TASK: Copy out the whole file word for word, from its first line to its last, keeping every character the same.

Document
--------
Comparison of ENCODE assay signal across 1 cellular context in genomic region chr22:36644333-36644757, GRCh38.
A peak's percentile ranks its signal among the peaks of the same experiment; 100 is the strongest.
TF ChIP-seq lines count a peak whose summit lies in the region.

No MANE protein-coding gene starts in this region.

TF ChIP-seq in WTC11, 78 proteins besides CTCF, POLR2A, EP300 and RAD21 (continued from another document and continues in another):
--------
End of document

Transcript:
Comparison of ENCODE assay signal across 1 cellular context in genomic region chr22:36644333-36644757, GRCh38.
A peak's percentile ranks its signal among the peaks of the same experiment; 100 is the strongest.
TF ChIP-seq lines count a peak whose summit lies in the region.

No MANE protein-coding gene starts in this region.

TF ChIP-seq in WTC11, 78 proteins besides CTCF, POLR2A, EP300 and RAD21 (continued from another document and continues in another):